The effects of undercut geometry on the static stress concentration factor of welds
Abstract: Undercutting is a welding defect that appears as a groove in the base metal directly along the edges of the weld metal. It is inevitable in fillet and butt joints if improper welding parameters are used in the operation. It is a discontinuity in the welding which produces stress concentration and lowers the strength of the weld. The stress concentration factor of an undercut is due to reinforcement angle, undercut width, undercut depth and undercut root radius. In this study 20 mm thick mild steel plates were welded by automatic gas metal arc welding with CO2 shielding gas process. Single-V butt joint was obtained after welding. Before welding 30° groove angles were obtained by milling on the longitudinal side of each work piece. Two plates were welded with several passes. After welding the weldment was tested with radiographic NDT process. A defect free weldment was obtained. Then standard tensile test samples were machined from the weldment. A groove was drilled in the heat affected zone, adjacent to the weld metal boundary on every tensile test sample. Each groove resembled an undercut. The length, root radius and depth of grooves were varied. Then samples were broken on a tensile test machine. From the test results the static stress concentration factor of each groove was calculated. The effects of groove geometry on stress concentration factors were determined.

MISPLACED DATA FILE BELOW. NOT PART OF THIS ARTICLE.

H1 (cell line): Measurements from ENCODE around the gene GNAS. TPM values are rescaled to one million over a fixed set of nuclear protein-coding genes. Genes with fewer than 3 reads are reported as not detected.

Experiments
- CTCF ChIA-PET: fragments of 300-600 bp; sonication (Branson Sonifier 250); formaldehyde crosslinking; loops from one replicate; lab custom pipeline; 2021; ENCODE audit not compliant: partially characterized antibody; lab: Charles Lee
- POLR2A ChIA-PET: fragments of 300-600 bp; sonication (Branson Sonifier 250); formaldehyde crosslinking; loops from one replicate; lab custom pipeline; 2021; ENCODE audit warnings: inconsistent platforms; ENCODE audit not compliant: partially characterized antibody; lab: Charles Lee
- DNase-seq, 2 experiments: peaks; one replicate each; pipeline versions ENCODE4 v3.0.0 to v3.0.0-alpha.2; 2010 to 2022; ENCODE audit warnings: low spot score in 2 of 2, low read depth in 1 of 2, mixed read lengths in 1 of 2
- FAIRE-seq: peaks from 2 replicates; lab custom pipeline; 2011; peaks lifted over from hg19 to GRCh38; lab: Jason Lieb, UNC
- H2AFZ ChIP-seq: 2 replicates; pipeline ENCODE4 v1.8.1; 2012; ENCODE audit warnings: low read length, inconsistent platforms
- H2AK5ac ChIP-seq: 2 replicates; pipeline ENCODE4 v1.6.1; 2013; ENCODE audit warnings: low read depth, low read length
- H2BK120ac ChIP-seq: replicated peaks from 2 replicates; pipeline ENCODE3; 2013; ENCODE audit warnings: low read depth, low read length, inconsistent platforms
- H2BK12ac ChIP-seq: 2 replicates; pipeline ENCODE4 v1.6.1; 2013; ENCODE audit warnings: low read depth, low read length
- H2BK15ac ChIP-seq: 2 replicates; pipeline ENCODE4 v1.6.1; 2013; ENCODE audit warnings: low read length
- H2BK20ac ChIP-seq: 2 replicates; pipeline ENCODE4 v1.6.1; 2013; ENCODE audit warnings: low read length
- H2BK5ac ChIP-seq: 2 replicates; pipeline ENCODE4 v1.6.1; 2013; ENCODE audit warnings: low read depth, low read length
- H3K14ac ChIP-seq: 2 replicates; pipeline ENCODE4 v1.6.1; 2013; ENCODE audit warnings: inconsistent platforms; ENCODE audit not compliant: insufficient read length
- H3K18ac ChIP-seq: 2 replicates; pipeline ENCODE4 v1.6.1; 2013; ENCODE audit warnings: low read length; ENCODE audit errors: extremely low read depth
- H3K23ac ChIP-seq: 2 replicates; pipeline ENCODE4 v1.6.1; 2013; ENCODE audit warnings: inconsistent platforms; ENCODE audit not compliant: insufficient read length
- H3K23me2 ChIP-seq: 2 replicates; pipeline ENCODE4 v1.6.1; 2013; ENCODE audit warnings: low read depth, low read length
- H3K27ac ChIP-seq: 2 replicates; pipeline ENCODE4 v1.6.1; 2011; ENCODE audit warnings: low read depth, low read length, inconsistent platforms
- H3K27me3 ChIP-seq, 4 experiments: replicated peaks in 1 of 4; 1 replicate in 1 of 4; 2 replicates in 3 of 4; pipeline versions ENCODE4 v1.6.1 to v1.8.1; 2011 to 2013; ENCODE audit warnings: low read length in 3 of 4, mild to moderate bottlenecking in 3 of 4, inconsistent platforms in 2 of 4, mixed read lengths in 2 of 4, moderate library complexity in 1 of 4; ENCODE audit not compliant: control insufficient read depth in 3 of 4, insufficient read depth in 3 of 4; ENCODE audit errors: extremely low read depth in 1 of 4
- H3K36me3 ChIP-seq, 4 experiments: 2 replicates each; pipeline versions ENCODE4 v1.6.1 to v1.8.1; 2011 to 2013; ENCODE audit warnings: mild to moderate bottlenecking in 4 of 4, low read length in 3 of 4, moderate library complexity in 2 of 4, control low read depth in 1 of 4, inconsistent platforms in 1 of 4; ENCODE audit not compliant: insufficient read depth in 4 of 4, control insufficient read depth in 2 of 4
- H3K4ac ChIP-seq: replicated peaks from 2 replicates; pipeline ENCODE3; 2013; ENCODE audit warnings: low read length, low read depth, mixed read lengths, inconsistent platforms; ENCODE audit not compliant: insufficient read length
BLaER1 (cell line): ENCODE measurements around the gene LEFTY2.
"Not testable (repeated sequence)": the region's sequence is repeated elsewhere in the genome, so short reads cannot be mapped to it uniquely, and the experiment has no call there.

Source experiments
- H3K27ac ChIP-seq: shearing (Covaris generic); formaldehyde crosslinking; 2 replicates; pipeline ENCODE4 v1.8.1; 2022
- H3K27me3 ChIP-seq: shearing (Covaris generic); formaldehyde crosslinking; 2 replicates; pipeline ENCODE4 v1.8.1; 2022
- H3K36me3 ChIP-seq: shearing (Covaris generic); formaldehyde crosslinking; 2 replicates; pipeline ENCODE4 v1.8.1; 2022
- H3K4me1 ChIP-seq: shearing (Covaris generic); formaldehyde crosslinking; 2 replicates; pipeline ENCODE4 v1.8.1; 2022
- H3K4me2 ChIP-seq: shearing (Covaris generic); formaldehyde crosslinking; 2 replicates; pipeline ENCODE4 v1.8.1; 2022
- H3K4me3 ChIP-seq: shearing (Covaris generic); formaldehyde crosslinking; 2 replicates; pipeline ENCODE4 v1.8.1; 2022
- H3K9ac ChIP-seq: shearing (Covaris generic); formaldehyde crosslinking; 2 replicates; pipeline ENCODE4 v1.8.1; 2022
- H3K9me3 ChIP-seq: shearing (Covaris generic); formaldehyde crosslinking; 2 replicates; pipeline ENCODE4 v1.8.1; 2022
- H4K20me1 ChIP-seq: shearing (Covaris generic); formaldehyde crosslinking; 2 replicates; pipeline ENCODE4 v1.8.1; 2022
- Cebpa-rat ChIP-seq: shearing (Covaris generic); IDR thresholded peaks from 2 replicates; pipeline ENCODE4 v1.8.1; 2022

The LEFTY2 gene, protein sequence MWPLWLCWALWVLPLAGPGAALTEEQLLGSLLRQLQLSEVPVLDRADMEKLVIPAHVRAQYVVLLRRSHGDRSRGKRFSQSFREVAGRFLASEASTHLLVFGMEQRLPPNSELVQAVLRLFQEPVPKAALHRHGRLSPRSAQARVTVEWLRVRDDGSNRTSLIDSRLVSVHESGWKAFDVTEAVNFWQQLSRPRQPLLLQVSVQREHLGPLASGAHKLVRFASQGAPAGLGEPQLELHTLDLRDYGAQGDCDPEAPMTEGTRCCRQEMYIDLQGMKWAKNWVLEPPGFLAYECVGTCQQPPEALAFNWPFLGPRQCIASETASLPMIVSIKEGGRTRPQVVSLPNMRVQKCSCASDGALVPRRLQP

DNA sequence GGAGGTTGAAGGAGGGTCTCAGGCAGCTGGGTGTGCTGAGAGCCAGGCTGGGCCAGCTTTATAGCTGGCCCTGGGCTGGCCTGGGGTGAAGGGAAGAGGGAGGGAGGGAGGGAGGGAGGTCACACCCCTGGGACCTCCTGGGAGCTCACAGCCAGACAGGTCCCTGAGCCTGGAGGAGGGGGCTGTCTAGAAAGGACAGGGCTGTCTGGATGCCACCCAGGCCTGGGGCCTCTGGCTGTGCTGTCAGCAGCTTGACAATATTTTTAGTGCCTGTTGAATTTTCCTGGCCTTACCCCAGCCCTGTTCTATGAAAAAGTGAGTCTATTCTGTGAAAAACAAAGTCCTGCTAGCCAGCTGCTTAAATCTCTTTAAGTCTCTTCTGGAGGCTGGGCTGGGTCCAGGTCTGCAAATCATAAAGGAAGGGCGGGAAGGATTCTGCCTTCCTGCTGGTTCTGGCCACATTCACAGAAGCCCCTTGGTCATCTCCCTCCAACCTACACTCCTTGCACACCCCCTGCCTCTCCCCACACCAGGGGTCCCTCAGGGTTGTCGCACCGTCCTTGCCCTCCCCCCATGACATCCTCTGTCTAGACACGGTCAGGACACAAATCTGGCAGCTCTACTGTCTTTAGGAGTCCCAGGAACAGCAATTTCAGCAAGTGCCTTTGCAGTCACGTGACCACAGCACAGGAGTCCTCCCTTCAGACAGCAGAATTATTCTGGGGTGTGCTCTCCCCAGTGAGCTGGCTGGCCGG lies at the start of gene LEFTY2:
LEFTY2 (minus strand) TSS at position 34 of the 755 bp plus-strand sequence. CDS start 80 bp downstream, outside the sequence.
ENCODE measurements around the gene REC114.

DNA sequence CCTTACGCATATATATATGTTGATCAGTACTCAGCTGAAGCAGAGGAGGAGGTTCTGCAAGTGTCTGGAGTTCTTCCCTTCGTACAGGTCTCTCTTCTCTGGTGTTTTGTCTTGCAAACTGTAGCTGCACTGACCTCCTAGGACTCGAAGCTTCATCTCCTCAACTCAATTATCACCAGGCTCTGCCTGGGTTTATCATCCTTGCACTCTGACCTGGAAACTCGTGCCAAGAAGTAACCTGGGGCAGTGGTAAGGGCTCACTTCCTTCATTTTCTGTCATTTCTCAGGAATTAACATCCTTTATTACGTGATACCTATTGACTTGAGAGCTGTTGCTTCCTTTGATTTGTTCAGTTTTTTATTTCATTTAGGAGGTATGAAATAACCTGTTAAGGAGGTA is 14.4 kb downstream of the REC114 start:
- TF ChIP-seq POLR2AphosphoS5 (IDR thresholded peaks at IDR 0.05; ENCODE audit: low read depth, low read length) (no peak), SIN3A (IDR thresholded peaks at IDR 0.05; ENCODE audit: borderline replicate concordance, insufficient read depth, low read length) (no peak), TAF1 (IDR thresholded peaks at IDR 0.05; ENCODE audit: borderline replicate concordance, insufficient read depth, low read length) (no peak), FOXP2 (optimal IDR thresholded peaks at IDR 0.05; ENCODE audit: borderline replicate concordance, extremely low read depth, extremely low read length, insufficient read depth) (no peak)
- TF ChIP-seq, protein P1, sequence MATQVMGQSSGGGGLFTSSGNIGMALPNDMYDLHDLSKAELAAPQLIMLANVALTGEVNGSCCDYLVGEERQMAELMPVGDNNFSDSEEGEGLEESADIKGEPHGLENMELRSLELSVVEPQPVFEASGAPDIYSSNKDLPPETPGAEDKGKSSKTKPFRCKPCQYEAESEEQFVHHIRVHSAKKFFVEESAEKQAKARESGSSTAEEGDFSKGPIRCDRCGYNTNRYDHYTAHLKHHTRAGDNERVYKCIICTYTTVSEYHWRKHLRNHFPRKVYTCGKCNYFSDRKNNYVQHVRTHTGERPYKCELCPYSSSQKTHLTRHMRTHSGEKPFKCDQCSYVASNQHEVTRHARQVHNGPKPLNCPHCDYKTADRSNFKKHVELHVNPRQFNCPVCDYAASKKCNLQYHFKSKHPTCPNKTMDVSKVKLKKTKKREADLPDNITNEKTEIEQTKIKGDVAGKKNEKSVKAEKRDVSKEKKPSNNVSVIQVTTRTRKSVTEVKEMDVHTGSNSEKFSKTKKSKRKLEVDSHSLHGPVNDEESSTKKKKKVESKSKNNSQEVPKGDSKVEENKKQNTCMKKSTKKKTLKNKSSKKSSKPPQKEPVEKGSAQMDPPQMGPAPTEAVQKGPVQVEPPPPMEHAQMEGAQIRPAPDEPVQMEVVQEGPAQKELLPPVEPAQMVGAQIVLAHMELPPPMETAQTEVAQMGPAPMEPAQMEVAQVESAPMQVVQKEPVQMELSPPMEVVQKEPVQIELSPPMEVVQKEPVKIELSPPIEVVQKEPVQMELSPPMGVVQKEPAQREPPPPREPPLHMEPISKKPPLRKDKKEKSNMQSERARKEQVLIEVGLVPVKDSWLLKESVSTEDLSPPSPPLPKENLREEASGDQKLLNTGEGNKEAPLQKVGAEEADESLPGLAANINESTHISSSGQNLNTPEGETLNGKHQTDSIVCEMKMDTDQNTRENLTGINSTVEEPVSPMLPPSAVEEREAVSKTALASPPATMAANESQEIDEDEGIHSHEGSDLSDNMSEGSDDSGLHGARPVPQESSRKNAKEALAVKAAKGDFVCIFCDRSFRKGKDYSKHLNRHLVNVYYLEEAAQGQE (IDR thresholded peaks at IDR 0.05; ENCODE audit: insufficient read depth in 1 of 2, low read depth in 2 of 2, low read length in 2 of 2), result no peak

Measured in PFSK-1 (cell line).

Keywords: welding / undercut / groove / concentration factor / metal / weldment / tensile / static stress concentration
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